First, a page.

Low-cost label production with water-based inks

Tuesday, June 24, 2014

HERMA is now presenting a special Inkprint collection. This self-adhesive material allows print shops to produce low- and very low-volume label runs on extremely economical inkjet printers with water-based inks. Whereas conventional self-adhesive materials are generally adequate for UV-curable inks, water-based ink requires a special paper coating that can absorb the ink better. The two grades included in the range, HERMAinkprint glossy (grade 211) and HERMAinkprint matt (grade 137), deliver outstanding results on standard inkjet printers, such as Canon, Epson, HP etc. with both sheet and web printing. They are also extremely suitable for ultra-fast Memjet technology which, with its static, page-wide print-head, combines the advantages of an inkjet printer with those of a page printer. Even at speeds of over 300 millimetres per second, images, codes and identification symbols can be printed crystal-clear and distortion-free in conjunction with the new HERMAinkprint range.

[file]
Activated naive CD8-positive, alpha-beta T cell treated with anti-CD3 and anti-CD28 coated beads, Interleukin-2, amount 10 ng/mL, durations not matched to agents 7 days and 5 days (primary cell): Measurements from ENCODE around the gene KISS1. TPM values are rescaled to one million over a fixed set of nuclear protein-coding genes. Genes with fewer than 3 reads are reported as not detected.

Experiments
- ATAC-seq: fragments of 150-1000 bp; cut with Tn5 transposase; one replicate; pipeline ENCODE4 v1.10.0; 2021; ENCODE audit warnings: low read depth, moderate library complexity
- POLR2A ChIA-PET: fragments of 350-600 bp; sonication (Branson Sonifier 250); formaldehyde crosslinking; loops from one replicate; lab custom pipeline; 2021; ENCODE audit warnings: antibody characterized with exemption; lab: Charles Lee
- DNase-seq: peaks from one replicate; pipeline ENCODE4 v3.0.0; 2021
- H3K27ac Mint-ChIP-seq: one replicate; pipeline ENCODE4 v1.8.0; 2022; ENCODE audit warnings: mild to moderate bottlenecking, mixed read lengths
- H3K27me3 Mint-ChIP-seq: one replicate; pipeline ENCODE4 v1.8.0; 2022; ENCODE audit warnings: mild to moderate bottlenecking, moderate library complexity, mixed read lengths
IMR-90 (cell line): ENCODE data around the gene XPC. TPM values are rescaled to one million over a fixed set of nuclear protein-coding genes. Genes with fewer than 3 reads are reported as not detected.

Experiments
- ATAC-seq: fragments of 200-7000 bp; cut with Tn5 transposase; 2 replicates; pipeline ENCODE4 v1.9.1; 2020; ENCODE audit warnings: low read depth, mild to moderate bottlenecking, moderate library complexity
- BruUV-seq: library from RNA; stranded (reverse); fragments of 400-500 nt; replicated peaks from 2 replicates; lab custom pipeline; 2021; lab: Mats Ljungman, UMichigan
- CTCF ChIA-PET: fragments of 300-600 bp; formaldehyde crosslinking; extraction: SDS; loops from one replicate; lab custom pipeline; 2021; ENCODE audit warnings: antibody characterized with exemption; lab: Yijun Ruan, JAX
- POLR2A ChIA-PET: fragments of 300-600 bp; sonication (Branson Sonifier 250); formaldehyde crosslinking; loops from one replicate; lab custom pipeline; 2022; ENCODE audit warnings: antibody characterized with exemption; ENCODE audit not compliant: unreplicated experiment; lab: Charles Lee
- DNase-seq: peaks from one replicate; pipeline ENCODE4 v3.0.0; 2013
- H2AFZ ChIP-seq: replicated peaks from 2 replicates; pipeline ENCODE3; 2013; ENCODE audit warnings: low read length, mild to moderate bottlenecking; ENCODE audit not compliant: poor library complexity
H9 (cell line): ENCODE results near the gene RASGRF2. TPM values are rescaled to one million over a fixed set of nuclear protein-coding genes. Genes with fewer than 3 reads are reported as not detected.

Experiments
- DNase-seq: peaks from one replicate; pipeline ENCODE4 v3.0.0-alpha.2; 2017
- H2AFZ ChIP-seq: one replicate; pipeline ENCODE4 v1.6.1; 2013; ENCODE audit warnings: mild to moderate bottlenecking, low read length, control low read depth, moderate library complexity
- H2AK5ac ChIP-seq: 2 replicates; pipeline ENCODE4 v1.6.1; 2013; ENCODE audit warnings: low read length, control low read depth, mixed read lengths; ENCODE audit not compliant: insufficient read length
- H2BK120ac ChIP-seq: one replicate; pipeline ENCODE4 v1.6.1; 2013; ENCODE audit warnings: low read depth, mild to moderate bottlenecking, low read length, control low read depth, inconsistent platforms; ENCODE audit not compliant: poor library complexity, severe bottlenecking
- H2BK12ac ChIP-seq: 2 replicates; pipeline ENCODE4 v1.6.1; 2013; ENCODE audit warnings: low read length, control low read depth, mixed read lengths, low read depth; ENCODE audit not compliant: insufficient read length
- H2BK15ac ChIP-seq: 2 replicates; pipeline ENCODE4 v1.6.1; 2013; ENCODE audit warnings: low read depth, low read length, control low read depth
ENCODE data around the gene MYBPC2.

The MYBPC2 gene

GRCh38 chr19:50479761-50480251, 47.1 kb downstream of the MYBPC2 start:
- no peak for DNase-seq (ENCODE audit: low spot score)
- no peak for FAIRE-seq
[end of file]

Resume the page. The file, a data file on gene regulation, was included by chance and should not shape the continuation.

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HERMAinkprint allows high-quality labels to be printed in small batches using water-based inks and therefore very economically. Photo: cut rolls with the new self-adhesive material at the HERMA production facility.

Low-migration adhesive

Both grades feature HERMA's versatile 62Gpt adhesive. Its multilayer structure paves the way for the labels to be used in a wide variety of applications – while at the same time offering excellent processability and a compelling price/performance ratio. Their uses range from carton labelling to labels for cool and moist food packagings. The adhesive is further distinguished by its very good migration behaviour and has been approved by the German test institute ISEGA for direct contact with dry, moist and fatty foods (reduction factor 2). In conjunction with honey glassine release liner (grade 523, for rolls) and coated kraft release liner (grade 512, for sheet formats), the label stock offers superior properties for processing on all typical flat-bed and rotary die-cutting machines.

Source: Herma

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